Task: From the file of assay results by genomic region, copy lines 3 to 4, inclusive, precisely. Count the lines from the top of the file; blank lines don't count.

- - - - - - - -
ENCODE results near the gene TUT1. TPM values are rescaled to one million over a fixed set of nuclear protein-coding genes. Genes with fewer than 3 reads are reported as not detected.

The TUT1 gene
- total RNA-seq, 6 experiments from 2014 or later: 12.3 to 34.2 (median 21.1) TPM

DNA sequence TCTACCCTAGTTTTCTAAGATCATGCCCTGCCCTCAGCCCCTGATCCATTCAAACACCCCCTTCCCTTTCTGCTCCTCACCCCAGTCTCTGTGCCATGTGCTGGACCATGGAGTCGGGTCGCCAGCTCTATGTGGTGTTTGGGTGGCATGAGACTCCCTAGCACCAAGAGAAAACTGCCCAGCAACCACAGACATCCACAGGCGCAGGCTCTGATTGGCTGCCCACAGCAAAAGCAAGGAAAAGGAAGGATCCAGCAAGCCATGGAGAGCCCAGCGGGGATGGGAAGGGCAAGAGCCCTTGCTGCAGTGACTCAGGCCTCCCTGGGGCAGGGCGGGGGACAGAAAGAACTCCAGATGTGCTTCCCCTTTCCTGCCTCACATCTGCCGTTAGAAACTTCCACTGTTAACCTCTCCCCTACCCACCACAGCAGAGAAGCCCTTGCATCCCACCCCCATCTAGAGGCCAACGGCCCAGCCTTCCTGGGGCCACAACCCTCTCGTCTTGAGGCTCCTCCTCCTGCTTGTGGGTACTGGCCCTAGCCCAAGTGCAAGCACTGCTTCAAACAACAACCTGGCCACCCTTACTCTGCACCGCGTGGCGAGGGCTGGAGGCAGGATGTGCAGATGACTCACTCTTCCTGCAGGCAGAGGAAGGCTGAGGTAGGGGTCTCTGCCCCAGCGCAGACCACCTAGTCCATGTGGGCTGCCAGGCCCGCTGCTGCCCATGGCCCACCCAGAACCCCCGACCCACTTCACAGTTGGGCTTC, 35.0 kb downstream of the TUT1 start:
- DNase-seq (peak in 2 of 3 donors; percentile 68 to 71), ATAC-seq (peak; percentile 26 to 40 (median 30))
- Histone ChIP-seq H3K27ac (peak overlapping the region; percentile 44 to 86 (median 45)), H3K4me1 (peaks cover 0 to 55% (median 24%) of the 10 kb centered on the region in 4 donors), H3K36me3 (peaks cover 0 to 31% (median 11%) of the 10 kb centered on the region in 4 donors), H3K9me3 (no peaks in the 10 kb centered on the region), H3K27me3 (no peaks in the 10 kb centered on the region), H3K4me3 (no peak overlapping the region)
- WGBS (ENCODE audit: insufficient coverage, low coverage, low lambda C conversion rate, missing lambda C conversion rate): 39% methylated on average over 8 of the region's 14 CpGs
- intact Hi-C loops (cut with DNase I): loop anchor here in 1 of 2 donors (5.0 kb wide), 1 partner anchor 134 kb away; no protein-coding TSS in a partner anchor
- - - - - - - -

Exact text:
- total RNA-seq, 6 experiments from 2014 or later: 12.3 to 34.2 (median 21.1) TPM

DNA sequence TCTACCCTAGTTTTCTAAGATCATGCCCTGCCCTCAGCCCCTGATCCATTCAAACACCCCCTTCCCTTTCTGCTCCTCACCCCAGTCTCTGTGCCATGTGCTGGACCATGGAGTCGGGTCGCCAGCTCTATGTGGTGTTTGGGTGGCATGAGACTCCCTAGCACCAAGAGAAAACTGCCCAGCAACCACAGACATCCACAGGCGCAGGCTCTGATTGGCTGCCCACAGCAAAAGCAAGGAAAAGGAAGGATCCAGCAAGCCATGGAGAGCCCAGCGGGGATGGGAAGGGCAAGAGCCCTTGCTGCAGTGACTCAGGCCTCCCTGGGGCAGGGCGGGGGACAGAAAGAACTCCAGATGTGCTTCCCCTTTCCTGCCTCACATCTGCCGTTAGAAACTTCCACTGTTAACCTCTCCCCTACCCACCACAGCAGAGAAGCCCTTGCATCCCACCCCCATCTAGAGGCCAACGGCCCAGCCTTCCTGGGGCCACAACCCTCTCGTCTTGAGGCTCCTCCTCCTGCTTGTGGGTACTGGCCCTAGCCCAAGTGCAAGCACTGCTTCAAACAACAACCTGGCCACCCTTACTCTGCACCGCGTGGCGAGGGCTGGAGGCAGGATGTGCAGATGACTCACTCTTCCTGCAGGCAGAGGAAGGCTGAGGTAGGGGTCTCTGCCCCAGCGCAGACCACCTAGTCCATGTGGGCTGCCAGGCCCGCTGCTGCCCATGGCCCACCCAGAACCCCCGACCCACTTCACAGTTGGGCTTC, 35.0 kb downstream of the TUT1 start: